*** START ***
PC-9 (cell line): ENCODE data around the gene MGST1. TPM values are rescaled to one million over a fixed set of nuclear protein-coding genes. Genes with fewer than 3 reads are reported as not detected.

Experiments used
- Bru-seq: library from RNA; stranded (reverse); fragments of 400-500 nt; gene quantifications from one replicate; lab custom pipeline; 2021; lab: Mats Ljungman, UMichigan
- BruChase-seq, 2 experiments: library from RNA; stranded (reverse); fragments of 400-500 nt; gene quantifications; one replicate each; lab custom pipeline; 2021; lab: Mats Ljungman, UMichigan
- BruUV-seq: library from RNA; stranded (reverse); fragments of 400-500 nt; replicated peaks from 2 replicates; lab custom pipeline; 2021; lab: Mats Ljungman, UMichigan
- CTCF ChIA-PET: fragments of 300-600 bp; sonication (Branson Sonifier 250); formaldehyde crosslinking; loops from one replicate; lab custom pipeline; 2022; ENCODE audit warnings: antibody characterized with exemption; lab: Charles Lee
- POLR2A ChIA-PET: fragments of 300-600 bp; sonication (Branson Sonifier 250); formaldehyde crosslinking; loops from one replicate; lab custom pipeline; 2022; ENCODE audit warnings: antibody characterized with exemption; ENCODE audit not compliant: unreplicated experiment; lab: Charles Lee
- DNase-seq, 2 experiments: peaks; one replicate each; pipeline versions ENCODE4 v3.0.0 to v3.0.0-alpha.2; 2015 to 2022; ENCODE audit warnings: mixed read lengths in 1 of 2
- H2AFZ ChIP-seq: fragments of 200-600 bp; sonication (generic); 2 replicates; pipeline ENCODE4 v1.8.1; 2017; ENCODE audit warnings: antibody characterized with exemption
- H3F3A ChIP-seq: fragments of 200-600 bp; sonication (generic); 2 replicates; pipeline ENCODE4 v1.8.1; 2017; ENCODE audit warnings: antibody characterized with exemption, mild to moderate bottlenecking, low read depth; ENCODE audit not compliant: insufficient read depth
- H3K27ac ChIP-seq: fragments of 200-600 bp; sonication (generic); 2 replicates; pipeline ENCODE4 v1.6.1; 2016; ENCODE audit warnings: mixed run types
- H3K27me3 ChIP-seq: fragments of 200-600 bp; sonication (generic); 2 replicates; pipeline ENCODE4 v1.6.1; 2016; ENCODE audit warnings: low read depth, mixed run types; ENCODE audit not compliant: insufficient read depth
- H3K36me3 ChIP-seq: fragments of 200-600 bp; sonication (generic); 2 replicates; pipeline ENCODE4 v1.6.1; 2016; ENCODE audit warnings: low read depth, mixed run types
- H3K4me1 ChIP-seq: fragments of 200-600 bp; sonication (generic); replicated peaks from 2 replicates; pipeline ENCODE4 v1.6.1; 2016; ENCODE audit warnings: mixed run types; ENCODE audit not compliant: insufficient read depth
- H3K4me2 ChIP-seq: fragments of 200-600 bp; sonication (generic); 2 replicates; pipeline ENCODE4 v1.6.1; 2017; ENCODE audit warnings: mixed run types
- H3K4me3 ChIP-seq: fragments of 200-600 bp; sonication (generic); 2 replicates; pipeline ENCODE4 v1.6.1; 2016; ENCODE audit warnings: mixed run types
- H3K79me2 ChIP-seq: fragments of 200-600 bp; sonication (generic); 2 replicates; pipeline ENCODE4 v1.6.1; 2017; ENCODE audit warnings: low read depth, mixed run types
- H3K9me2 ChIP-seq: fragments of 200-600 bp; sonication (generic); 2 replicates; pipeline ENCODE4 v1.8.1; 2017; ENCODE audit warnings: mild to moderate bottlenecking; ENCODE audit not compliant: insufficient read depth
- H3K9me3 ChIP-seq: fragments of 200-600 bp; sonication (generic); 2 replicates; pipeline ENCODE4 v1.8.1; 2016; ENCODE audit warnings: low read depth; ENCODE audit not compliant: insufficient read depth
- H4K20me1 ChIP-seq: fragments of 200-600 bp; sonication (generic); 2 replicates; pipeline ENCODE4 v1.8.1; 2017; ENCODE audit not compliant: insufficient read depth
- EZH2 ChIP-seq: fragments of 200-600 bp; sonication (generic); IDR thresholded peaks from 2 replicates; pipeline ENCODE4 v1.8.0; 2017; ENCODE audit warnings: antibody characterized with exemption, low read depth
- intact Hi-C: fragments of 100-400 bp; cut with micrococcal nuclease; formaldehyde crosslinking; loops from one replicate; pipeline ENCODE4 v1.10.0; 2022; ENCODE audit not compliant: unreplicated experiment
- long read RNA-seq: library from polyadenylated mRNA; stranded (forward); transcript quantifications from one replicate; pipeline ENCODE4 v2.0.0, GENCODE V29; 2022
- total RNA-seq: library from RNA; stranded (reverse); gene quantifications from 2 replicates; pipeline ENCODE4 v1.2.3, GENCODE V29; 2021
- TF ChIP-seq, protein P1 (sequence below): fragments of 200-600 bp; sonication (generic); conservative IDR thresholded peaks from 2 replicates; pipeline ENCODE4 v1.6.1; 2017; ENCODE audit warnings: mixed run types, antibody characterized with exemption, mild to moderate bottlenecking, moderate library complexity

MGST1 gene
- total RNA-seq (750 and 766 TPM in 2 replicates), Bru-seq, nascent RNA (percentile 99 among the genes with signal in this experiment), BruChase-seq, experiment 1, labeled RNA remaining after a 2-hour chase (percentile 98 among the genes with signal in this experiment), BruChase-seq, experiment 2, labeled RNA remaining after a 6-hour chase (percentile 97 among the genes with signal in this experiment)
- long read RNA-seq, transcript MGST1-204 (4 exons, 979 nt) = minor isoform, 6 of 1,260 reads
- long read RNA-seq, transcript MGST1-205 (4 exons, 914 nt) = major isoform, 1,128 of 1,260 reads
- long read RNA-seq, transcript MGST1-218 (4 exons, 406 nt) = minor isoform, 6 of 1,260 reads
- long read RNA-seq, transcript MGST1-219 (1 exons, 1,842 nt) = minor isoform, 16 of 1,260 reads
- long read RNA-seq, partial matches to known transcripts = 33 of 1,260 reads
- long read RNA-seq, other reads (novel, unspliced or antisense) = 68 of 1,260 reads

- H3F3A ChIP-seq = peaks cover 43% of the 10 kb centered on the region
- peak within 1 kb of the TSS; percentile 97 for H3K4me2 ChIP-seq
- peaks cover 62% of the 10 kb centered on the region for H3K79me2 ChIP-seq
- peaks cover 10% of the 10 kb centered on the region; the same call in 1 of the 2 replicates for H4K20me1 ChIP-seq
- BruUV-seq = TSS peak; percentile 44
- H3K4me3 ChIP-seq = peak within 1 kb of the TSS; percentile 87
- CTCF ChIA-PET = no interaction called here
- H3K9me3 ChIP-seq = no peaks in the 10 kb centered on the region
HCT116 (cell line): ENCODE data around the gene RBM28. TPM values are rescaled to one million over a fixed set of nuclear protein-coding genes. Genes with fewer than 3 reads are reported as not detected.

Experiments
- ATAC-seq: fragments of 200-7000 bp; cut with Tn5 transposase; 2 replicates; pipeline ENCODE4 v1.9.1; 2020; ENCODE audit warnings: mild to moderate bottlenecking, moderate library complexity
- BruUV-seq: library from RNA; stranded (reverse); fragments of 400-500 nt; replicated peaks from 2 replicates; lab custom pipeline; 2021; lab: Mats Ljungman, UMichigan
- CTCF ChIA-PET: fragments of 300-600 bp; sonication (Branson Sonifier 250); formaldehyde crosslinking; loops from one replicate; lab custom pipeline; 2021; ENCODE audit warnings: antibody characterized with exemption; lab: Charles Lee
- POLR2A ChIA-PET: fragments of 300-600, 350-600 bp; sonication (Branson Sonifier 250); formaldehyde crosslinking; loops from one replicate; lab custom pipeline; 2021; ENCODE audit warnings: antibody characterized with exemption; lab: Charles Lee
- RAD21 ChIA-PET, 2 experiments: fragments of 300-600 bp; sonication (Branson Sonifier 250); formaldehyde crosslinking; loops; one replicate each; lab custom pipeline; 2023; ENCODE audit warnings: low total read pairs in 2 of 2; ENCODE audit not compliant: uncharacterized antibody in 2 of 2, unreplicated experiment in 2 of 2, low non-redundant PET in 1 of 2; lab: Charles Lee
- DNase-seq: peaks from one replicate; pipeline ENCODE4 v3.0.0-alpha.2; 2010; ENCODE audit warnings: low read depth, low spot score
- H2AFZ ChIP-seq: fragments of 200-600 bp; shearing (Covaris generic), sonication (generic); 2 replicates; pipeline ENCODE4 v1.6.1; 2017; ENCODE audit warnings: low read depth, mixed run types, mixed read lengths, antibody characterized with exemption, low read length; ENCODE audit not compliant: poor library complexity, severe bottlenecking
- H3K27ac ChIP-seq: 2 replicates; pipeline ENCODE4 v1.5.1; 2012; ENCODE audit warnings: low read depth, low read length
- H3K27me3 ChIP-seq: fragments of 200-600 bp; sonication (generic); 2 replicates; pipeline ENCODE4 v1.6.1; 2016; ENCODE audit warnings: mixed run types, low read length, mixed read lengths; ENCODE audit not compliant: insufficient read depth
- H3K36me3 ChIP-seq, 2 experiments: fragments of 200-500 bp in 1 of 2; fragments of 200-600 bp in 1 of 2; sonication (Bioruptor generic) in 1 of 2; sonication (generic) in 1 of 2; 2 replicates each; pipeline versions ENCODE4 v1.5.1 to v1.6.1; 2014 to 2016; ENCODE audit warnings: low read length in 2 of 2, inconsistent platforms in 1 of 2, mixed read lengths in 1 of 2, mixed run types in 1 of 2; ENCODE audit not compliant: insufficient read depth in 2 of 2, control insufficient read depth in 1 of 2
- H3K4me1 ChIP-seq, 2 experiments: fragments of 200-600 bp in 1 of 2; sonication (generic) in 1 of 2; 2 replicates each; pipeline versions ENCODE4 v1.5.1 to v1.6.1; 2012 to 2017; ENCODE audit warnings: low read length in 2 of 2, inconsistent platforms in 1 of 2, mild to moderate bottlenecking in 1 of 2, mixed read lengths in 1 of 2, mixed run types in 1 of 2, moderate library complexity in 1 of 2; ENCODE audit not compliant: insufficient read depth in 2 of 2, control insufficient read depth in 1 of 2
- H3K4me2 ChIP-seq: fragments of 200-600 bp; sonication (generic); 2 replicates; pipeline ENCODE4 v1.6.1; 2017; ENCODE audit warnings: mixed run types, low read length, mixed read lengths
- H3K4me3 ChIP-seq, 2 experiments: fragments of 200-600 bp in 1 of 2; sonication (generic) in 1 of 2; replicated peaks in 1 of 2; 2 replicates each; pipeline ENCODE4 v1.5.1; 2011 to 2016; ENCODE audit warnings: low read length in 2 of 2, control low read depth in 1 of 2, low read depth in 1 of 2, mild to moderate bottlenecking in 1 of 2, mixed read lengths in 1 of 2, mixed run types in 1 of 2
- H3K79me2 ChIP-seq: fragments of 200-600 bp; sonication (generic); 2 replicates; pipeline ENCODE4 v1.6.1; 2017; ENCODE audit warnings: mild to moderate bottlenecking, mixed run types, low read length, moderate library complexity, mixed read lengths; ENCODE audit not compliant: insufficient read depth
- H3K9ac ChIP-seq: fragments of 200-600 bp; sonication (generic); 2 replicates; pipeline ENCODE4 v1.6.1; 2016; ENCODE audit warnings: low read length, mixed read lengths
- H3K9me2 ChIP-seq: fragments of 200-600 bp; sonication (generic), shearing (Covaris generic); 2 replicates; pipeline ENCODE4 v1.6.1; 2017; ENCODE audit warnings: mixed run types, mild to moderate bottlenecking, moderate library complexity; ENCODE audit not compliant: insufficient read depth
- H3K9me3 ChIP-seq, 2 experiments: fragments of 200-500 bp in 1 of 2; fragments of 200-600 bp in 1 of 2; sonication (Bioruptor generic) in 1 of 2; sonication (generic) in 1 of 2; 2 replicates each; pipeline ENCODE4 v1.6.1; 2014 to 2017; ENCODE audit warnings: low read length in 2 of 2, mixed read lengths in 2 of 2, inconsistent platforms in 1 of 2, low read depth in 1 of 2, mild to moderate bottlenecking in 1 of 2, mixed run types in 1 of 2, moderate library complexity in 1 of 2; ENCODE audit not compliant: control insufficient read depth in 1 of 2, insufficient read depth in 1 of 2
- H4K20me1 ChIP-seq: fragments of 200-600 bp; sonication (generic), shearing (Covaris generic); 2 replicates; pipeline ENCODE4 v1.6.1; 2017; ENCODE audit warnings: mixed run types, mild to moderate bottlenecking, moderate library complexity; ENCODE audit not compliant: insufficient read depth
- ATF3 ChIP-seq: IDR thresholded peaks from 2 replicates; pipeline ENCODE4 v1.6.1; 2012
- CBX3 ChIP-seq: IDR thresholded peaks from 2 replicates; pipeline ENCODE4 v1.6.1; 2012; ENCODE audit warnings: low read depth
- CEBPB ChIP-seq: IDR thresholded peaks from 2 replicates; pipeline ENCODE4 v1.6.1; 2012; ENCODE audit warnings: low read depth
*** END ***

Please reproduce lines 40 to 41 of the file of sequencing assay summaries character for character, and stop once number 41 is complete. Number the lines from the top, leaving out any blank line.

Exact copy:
- CTCF ChIA-PET = no interaction called here
- H3K9me3 ChIP-seq = no peaks in the 10 kb centered on the region